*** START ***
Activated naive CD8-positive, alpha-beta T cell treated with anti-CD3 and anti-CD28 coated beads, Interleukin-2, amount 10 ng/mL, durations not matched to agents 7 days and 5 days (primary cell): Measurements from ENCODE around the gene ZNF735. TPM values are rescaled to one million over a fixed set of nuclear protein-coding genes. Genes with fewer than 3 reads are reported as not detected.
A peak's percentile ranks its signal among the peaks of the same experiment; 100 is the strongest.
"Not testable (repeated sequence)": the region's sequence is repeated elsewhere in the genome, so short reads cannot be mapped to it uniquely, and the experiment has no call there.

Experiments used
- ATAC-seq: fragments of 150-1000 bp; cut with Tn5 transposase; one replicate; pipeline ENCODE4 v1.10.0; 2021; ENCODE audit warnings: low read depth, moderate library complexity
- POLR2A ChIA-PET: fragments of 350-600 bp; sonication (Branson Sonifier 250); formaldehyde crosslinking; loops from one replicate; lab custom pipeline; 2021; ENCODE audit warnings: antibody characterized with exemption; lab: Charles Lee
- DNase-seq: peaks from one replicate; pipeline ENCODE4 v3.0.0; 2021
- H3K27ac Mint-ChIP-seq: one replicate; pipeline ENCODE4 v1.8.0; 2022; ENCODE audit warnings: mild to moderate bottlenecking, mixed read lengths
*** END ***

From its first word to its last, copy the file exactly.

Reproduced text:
Activated naive CD8-positive, alpha-beta T cell treated with anti-CD3 and anti-CD28 coated beads, Interleukin-2, amount 10 ng/mL, durations not matched to agents 7 days and 5 days (primary cell): Measurements from ENCODE around the gene ZNF735. TPM values are rescaled to one million over a fixed set of nuclear protein-coding genes. Genes with fewer than 3 reads are reported as not detected.
A peak's percentile ranks its signal among the peaks of the same experiment; 100 is the strongest.
"Not testable (repeated sequence)": the region's sequence is repeated elsewhere in the genome, so short reads cannot be mapped to it uniquely, and the experiment has no call there.

Experiments used
- ATAC-seq: fragments of 150-1000 bp; cut with Tn5 transposase; one replicate; pipeline ENCODE4 v1.10.0; 2021; ENCODE audit warnings: low read depth, moderate library complexity
- POLR2A ChIA-PET: fragments of 350-600 bp; sonication (Branson Sonifier 250); formaldehyde crosslinking; loops from one replicate; lab custom pipeline; 2021; ENCODE audit warnings: antibody characterized with exemption; lab: Charles Lee
- DNase-seq: peaks from one replicate; pipeline ENCODE4 v3.0.0; 2021
- H3K27ac Mint-ChIP-seq: one replicate; pipeline ENCODE4 v1.8.0; 2022; ENCODE audit warnings: mild to moderate bottlenecking, mixed read lengths